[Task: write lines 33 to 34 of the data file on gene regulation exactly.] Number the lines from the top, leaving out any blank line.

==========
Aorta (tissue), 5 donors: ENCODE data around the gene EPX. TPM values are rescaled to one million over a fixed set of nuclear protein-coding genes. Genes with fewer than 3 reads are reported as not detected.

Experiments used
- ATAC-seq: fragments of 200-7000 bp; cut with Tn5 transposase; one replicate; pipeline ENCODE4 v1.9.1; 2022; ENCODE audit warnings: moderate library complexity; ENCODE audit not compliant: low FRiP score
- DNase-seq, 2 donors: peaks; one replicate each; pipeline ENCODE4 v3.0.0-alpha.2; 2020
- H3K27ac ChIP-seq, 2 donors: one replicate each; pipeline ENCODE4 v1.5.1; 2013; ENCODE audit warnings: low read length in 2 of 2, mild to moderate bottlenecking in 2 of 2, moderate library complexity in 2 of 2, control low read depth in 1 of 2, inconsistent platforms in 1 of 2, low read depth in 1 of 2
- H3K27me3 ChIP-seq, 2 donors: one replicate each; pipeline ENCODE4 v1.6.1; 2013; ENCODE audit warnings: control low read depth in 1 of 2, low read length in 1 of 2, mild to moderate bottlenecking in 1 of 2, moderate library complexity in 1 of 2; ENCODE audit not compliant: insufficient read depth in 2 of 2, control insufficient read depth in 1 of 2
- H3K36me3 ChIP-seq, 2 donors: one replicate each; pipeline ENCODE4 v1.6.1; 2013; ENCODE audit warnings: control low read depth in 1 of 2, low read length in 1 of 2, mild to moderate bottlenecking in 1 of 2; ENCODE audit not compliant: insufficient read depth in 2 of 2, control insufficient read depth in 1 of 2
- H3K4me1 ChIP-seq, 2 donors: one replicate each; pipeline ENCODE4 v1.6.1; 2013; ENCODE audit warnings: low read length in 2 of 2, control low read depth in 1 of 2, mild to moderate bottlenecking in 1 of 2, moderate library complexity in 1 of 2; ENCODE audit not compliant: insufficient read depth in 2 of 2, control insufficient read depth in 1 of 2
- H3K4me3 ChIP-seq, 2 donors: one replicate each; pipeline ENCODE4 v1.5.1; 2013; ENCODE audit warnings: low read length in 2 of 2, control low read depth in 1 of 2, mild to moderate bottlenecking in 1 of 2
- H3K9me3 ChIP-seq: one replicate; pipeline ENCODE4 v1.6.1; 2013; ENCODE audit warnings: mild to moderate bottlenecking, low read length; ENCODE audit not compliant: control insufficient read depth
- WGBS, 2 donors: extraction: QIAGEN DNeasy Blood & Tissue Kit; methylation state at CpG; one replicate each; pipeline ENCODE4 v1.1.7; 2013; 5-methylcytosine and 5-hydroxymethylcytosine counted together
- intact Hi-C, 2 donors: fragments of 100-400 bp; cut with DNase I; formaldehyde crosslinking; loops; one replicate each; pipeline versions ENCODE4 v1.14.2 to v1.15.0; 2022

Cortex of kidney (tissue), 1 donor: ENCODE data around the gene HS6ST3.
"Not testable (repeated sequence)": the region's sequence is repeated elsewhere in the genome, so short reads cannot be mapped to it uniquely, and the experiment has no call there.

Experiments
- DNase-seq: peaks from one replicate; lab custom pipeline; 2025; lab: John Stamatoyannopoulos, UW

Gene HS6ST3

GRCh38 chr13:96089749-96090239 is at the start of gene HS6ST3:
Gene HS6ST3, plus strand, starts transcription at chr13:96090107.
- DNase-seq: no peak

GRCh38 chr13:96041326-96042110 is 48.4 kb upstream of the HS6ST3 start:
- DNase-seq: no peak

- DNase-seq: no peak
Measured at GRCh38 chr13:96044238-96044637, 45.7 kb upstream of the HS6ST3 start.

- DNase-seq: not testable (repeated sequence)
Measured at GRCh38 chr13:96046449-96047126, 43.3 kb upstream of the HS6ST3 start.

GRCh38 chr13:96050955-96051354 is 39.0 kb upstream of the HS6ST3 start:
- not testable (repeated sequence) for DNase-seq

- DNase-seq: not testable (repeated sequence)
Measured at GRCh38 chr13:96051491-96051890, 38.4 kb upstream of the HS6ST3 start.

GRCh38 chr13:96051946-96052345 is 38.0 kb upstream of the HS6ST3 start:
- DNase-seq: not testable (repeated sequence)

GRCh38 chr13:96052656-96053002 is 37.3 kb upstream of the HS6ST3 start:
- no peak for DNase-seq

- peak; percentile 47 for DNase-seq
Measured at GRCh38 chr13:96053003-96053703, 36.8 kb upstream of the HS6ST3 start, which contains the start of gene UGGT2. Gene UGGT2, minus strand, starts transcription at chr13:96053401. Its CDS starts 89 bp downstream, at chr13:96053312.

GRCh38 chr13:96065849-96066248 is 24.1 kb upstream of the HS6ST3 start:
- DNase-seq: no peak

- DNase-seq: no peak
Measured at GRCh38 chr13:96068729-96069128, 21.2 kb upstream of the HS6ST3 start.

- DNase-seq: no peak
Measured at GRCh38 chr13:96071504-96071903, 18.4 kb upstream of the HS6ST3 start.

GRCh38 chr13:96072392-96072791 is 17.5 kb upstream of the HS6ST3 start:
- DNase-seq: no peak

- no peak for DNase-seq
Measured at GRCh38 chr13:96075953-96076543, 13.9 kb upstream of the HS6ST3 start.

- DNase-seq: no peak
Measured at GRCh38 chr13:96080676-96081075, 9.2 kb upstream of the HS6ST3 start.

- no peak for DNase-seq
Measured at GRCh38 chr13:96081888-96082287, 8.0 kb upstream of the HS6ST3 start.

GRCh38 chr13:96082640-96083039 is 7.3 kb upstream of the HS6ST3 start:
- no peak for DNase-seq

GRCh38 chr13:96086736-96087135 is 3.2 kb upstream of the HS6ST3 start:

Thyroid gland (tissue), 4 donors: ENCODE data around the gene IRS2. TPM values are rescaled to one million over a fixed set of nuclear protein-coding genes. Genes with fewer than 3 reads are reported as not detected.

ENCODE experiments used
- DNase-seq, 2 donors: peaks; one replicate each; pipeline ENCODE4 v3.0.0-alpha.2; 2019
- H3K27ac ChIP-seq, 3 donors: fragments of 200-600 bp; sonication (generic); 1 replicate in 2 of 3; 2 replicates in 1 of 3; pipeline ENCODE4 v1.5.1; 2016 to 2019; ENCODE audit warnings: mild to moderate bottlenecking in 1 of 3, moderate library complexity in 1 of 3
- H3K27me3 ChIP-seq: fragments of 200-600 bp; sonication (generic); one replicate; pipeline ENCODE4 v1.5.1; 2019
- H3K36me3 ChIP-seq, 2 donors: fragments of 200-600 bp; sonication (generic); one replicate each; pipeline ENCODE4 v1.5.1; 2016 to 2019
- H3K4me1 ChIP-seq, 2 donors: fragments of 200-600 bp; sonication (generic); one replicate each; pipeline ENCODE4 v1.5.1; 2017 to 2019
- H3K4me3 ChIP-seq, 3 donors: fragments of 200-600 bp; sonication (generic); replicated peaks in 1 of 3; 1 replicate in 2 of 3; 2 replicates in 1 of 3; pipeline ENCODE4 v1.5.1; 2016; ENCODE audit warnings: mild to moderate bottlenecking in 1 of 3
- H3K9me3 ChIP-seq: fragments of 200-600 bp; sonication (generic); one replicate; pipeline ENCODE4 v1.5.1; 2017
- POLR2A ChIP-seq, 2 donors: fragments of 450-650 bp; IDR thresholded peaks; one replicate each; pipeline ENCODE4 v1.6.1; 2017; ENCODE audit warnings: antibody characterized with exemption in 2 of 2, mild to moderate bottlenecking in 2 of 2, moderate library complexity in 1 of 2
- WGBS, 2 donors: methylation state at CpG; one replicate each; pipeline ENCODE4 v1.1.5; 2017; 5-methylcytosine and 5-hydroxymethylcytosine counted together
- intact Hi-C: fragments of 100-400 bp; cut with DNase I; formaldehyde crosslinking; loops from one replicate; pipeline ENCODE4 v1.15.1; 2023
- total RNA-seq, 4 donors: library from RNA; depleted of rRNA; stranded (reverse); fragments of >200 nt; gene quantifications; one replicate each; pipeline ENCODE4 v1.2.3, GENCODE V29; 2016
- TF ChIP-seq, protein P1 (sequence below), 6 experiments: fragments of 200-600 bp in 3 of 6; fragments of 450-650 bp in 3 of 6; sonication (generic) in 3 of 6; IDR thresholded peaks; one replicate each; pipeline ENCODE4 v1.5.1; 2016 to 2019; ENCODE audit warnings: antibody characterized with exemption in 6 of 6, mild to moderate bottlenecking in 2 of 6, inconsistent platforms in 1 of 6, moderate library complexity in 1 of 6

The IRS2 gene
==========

GRCh38 chr13:96052656-96053002 is 37.3 kb upstream of the HS6ST3 start:
- no peak for DNase-seq